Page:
Items for sale include everything you can imagine, from fabrics and flowers to vegetables and everything in between. And lots of snacks. So come hungry.
Residents use this market, but it has become increasingly touristy. For one, most signs are now in English, and prices are higher than at other local markets like the Ten Kate Market or the Dappermarket (more about them later).
But it’s still a great place to try Dutch favorites like Stroopwafels, fish, and poffertjes, and although prices are higher, they’re still affordable.
The best stroopwafels in the country can be found at Rudi’s Original Stroopwafels.
Not the fancy Stroopwafels places you see hyped on TikTok.
Those on TikTok are just an overpriced craze. The real deal is Rudi’s.
But make sure to try a plain Stroopwafel. That is truly Dutch. Toppings are just for tourists.
What I recommend is booking this self-guided food tour. It’s a fantastic tour that takes you to the most famous food stalls to try Dutch favorites.
You get background stories about its sellers and the products. I did this together with Herman, and we loved it.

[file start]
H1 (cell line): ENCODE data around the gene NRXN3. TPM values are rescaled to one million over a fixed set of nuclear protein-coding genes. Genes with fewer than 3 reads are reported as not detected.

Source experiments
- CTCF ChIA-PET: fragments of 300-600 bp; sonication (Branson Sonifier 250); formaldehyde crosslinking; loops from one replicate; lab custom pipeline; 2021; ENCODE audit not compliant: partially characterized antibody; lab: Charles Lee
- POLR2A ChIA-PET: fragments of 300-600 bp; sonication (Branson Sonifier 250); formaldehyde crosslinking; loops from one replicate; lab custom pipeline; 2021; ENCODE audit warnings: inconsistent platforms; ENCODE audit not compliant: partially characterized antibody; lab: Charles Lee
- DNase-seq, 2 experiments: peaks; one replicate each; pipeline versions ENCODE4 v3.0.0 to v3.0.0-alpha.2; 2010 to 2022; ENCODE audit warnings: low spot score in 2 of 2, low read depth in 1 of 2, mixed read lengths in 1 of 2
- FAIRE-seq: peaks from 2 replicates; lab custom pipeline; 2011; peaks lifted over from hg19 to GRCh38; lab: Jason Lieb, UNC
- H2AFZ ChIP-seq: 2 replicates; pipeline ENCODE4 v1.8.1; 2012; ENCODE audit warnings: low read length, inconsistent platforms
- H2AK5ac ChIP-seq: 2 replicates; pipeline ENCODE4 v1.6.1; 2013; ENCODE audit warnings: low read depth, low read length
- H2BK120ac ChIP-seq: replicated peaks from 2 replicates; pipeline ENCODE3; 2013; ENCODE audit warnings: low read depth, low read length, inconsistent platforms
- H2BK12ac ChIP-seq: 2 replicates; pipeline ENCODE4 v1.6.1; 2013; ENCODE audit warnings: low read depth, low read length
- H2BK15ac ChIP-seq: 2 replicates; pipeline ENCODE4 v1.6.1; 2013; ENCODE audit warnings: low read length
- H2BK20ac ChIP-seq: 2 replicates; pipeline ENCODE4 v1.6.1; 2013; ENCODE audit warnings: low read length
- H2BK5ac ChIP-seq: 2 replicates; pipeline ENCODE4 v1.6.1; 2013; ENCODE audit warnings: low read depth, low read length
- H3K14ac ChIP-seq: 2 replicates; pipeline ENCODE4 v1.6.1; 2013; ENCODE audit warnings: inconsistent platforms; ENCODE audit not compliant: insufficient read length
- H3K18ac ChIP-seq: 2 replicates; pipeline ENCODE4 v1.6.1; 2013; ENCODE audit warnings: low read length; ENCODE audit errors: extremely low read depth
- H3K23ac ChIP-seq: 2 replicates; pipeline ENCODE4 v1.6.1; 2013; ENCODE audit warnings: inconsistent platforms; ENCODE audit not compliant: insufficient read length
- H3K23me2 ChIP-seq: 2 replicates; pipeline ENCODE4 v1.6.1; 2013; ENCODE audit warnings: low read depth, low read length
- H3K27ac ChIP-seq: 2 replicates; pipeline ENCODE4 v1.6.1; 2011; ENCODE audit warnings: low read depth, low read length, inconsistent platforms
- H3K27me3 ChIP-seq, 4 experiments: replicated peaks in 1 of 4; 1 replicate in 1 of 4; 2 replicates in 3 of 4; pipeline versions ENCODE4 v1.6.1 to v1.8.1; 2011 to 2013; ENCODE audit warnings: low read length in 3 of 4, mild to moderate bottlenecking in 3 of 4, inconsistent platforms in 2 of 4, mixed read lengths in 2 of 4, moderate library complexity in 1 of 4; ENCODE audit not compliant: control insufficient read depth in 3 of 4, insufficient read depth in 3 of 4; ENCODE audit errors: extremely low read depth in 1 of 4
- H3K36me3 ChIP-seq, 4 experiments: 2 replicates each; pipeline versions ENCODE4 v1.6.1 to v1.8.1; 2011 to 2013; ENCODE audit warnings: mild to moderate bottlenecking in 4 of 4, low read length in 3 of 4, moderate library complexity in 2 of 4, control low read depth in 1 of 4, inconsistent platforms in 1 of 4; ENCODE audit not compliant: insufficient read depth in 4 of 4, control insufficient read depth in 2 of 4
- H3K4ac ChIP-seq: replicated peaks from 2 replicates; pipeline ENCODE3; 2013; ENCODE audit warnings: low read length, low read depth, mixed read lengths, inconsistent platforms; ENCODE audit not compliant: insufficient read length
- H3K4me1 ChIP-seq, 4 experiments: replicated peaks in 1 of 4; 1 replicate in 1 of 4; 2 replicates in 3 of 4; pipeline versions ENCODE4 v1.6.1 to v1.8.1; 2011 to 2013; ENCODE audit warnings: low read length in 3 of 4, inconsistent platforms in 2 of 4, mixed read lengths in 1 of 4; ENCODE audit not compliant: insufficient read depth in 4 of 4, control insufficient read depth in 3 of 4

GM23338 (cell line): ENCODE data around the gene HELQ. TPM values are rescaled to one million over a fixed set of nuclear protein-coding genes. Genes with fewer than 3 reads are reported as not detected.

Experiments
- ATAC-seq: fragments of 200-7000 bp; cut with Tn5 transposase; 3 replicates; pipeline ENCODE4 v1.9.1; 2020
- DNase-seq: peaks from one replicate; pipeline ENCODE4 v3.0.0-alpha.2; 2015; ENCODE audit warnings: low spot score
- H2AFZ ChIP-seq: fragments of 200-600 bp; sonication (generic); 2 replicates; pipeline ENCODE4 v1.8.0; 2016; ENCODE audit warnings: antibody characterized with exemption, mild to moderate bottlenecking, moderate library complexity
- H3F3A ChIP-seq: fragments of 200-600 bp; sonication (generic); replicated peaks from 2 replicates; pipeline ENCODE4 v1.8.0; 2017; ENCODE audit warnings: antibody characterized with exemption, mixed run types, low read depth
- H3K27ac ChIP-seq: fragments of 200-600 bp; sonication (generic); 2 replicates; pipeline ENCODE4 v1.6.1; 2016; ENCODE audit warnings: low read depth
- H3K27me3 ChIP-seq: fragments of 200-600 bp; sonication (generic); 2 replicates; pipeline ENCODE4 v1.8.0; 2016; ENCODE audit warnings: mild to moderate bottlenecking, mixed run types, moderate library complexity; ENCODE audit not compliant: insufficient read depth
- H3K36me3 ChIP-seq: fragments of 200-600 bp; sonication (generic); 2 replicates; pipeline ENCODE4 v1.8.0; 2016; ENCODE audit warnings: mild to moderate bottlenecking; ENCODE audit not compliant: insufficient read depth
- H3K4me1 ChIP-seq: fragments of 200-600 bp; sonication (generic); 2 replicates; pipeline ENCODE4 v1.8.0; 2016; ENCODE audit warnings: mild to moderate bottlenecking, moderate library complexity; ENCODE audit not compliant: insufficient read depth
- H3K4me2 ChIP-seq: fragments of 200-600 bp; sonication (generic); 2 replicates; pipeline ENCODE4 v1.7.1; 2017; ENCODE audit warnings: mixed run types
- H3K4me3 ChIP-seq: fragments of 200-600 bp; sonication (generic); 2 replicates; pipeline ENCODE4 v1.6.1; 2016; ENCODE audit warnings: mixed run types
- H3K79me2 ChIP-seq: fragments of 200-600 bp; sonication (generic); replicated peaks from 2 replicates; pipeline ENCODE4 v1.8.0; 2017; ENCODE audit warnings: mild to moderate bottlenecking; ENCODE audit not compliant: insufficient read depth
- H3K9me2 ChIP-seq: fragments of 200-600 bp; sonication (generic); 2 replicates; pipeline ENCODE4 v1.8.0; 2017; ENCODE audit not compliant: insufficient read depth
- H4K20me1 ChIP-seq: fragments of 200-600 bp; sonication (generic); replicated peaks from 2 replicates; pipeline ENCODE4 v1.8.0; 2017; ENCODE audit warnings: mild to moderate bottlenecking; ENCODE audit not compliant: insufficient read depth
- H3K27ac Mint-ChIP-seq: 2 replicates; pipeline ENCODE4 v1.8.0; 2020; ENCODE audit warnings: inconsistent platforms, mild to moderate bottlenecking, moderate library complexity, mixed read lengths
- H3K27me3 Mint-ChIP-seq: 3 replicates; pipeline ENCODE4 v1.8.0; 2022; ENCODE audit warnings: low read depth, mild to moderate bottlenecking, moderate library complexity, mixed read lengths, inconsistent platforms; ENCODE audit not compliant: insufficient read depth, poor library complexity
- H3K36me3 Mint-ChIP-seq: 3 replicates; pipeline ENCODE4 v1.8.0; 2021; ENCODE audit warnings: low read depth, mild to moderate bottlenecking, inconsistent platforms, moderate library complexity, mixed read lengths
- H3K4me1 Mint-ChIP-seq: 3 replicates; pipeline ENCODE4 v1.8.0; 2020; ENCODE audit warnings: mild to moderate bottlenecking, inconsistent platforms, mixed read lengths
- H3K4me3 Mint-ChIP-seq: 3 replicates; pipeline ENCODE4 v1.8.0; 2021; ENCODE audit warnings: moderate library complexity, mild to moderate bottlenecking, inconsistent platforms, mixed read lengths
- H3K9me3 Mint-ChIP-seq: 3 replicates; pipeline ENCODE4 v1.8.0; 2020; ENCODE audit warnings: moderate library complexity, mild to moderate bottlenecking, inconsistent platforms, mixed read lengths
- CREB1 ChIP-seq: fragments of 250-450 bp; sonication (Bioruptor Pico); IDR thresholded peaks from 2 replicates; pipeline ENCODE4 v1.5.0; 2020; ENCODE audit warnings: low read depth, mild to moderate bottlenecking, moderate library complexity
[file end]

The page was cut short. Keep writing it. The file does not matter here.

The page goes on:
The price you pay is for information; you still pay the food sellers for the food. But these are small amounts.
And often, you get a better deal because you have the tour or a tasting dish that is not generally on the menu.
The Albert Cuyp market is open six days a week, from Monday to Saturday. The usual opening hours are from 9:00 AM to 5:00 PM.
Many stalls start a bit later, and some might close earlier. This is true for all markets on this list, so never arrive just after opening or before closing.
It’s closed on Sundays, and opening hours may vary during public holidays, so it’s always a good idea to check before planning your visit.
This is their official website.
Tip: explore the surrounding streets, too, and don’t just go to the market.
The fastest way to get here is by metro. Line 52 takes minutes from Amsterdam Central Station to the “De Pijp” stop next to the market entrance.
Next is the Dappermarkt, another large, vibrant market in the eastern part of Amsterdam called Amsterdam Oost.
Getting here by train (Muiderpoort Station, GVB passes are NOT valid on trains) or tram 14 from Central Station, run by GVB, is easy.
This market immediately feels very different.
In this part of the city, you’ll find large communities from Turkey, Suriname, Asia, and Eastern Europe, reflected in the market’s offer.